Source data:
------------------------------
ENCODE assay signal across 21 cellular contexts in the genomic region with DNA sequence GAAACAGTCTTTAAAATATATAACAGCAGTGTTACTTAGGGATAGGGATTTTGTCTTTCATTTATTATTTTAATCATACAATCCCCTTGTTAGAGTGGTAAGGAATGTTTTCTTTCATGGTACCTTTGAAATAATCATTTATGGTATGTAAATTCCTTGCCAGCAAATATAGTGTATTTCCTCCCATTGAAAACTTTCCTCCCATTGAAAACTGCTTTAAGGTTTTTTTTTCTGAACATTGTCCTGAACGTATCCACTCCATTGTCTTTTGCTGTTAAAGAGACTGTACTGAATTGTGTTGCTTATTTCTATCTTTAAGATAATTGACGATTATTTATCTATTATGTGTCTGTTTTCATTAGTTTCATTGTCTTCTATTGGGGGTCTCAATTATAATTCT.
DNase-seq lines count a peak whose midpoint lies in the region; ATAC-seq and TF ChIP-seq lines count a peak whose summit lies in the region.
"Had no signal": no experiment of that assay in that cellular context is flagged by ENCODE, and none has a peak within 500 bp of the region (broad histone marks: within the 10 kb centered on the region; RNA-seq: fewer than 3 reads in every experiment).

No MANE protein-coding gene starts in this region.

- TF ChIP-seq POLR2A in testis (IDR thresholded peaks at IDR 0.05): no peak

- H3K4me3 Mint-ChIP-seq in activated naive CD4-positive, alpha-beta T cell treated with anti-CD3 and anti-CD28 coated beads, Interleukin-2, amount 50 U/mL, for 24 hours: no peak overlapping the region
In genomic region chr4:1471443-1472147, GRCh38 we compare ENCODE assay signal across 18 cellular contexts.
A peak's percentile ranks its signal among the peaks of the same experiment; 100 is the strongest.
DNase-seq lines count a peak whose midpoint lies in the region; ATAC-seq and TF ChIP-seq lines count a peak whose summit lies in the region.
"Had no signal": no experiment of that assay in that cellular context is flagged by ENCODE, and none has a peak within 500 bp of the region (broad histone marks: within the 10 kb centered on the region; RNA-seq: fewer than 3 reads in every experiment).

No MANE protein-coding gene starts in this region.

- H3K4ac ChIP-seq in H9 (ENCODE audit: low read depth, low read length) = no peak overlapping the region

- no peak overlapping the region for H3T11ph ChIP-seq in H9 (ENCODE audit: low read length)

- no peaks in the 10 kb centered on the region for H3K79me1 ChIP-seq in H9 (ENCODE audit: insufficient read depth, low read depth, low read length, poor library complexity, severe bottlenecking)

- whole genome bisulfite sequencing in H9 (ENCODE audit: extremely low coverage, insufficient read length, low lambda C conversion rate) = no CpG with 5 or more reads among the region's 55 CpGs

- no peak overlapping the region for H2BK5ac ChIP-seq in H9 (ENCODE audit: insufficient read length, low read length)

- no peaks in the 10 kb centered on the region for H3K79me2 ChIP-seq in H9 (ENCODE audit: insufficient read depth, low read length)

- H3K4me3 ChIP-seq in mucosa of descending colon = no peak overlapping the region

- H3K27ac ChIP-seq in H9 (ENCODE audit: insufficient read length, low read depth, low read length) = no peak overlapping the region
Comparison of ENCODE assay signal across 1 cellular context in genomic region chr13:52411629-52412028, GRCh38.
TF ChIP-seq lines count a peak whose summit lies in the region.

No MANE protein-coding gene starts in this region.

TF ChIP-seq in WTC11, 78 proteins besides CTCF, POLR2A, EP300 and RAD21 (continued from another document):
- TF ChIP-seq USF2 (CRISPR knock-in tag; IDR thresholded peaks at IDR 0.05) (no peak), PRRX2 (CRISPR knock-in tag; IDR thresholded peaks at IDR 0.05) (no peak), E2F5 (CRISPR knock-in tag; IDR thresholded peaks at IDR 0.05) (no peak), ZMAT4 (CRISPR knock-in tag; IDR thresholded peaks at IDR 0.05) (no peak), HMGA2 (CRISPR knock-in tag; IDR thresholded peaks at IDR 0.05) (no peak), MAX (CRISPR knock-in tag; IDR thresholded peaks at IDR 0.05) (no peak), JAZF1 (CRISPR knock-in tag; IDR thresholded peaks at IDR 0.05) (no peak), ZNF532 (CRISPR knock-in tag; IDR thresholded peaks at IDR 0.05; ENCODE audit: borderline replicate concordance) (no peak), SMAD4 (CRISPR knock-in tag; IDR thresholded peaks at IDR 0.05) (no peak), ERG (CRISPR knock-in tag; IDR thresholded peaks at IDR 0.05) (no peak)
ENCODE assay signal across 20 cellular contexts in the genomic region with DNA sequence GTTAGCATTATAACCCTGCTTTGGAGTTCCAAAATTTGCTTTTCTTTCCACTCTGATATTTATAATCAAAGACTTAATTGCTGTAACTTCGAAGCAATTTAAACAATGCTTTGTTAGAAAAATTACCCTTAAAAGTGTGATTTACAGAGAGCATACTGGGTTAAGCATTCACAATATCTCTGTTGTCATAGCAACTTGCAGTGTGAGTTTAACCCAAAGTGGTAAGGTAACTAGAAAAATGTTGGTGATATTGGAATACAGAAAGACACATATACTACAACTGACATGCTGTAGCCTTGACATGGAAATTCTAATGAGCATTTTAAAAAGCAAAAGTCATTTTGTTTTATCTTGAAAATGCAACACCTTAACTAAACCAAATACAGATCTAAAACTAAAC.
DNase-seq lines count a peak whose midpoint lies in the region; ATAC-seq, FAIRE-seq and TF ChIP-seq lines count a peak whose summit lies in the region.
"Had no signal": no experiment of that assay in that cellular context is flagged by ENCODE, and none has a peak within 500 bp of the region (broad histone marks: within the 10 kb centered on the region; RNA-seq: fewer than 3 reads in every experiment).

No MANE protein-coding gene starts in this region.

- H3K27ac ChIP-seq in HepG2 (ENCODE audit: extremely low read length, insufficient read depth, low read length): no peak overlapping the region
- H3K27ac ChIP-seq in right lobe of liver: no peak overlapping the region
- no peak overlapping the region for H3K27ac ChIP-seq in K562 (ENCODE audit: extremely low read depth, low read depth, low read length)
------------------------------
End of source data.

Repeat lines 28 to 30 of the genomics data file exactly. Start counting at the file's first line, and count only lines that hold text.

No MANE protein-coding gene starts in this region.

- H3K27ac ChIP-seq in HepG2 (ENCODE audit: extremely low read length, insufficient read depth, low read length): no peak overlapping the region
- H3K27ac ChIP-seq in right lobe of liver: no peak overlapping the region